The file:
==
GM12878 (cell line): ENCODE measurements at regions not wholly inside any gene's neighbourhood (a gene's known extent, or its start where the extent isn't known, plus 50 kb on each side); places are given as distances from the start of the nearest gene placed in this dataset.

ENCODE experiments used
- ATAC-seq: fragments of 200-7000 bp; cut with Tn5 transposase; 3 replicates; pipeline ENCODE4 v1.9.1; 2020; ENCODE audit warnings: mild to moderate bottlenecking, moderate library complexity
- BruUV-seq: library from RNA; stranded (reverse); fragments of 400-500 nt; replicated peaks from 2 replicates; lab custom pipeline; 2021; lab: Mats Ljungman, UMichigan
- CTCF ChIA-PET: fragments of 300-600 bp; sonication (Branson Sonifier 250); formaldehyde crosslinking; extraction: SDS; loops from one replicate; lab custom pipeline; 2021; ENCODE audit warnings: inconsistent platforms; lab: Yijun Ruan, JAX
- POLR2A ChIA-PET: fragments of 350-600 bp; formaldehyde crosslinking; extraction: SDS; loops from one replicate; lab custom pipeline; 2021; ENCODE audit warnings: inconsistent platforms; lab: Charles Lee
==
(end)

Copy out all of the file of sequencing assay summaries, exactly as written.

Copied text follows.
GM12878 (cell line): ENCODE measurements at regions not wholly inside any gene's neighbourhood (a gene's known extent, or its start where the extent isn't known, plus 50 kb on each side); places are given as distances from the start of the nearest gene placed in this dataset.

ENCODE experiments used
- ATAC-seq: fragments of 200-7000 bp; cut with Tn5 transposase; 3 replicates; pipeline ENCODE4 v1.9.1; 2020; ENCODE audit warnings: mild to moderate bottlenecking, moderate library complexity
- BruUV-seq: library from RNA; stranded (reverse); fragments of 400-500 nt; replicated peaks from 2 replicates; lab custom pipeline; 2021; lab: Mats Ljungman, UMichigan
- CTCF ChIA-PET: fragments of 300-600 bp; sonication (Branson Sonifier 250); formaldehyde crosslinking; extraction: SDS; loops from one replicate; lab custom pipeline; 2021; ENCODE audit warnings: inconsistent platforms; lab: Yijun Ruan, JAX
- POLR2A ChIA-PET: fragments of 350-600 bp; formaldehyde crosslinking; extraction: SDS; loops from one replicate; lab custom pipeline; 2021; ENCODE audit warnings: inconsistent platforms; lab: Charles Lee